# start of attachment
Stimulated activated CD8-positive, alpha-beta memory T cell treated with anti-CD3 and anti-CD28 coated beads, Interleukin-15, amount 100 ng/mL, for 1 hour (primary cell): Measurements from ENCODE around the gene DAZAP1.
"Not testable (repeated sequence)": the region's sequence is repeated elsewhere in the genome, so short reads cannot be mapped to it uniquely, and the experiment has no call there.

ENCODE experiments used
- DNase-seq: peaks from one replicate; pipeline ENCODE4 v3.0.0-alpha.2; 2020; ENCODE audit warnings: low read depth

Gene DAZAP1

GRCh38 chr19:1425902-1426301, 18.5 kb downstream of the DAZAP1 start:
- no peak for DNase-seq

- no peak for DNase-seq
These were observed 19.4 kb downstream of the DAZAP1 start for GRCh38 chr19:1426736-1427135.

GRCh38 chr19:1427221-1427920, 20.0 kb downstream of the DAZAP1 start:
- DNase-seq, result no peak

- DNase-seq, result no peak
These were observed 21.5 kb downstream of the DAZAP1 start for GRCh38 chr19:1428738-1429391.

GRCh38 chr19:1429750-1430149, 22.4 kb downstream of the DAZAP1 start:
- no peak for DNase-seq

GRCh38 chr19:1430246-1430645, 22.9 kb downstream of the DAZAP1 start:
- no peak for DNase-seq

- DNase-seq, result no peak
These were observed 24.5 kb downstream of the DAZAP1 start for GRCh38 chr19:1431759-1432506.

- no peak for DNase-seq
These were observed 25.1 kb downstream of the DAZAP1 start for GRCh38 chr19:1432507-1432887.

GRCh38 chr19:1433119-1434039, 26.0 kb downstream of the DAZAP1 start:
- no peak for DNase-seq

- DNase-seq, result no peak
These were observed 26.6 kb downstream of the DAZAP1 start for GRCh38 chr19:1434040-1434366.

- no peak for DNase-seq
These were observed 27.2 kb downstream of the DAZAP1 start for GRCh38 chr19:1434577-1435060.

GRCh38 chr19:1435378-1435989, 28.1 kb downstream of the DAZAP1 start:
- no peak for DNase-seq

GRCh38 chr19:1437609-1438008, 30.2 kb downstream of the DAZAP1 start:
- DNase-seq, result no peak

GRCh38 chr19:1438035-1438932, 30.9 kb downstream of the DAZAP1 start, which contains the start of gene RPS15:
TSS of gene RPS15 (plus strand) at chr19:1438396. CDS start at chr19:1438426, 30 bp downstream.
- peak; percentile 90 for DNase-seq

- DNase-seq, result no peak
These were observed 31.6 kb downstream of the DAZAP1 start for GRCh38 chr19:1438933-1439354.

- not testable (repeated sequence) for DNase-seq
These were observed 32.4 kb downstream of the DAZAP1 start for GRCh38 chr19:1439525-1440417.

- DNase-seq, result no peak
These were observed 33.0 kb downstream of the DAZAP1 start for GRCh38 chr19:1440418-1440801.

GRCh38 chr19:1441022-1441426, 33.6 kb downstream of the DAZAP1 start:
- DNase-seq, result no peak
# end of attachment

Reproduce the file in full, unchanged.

Stimulated activated CD8-positive, alpha-beta memory T cell treated with anti-CD3 and anti-CD28 coated beads, Interleukin-15, amount 100 ng/mL, for 1 hour (primary cell): Measurements from ENCODE around the gene DAZAP1.
"Not testable (repeated sequence)": the region's sequence is repeated elsewhere in the genome, so short reads cannot be mapped to it uniquely, and the experiment has no call there.

ENCODE experiments used
- DNase-seq: peaks from one replicate; pipeline ENCODE4 v3.0.0-alpha.2; 2020; ENCODE audit warnings: low read depth

Gene DAZAP1

GRCh38 chr19:1425902-1426301, 18.5 kb downstream of the DAZAP1 start:
- no peak for DNase-seq

- no peak for DNase-seq
These were observed 19.4 kb downstream of the DAZAP1 start for GRCh38 chr19:1426736-1427135.

GRCh38 chr19:1427221-1427920, 20.0 kb downstream of the DAZAP1 start:
- DNase-seq, result no peak

- DNase-seq, result no peak
These were observed 21.5 kb downstream of the DAZAP1 start for GRCh38 chr19:1428738-1429391.

GRCh38 chr19:1429750-1430149, 22.4 kb downstream of the DAZAP1 start:
- no peak for DNase-seq

GRCh38 chr19:1430246-1430645, 22.9 kb downstream of the DAZAP1 start:
- no peak for DNase-seq

- DNase-seq, result no peak
These were observed 24.5 kb downstream of the DAZAP1 start for GRCh38 chr19:1431759-1432506.

- no peak for DNase-seq
These were observed 25.1 kb downstream of the DAZAP1 start for GRCh38 chr19:1432507-1432887.

GRCh38 chr19:1433119-1434039, 26.0 kb downstream of the DAZAP1 start:
- no peak for DNase-seq

- DNase-seq, result no peak
These were observed 26.6 kb downstream of the DAZAP1 start for GRCh38 chr19:1434040-1434366.

- no peak for DNase-seq
These were observed 27.2 kb downstream of the DAZAP1 start for GRCh38 chr19:1434577-1435060.

GRCh38 chr19:1435378-1435989, 28.1 kb downstream of the DAZAP1 start:
- no peak for DNase-seq

GRCh38 chr19:1437609-1438008, 30.2 kb downstream of the DAZAP1 start:
- DNase-seq, result no peak

GRCh38 chr19:1438035-1438932, 30.9 kb downstream of the DAZAP1 start, which contains the start of gene RPS15:
TSS of gene RPS15 (plus strand) at chr19:1438396. CDS start at chr19:1438426, 30 bp downstream.
- peak; percentile 90 for DNase-seq

- DNase-seq, result no peak
These were observed 31.6 kb downstream of the DAZAP1 start for GRCh38 chr19:1438933-1439354.

- not testable (repeated sequence) for DNase-seq
These were observed 32.4 kb downstream of the DAZAP1 start for GRCh38 chr19:1439525-1440417.

- DNase-seq, result no peak
These were observed 33.0 kb downstream of the DAZAP1 start for GRCh38 chr19:1440418-1440801.

GRCh38 chr19:1441022-1441426, 33.6 kb downstream of the DAZAP1 start:
- DNase-seq, result no peak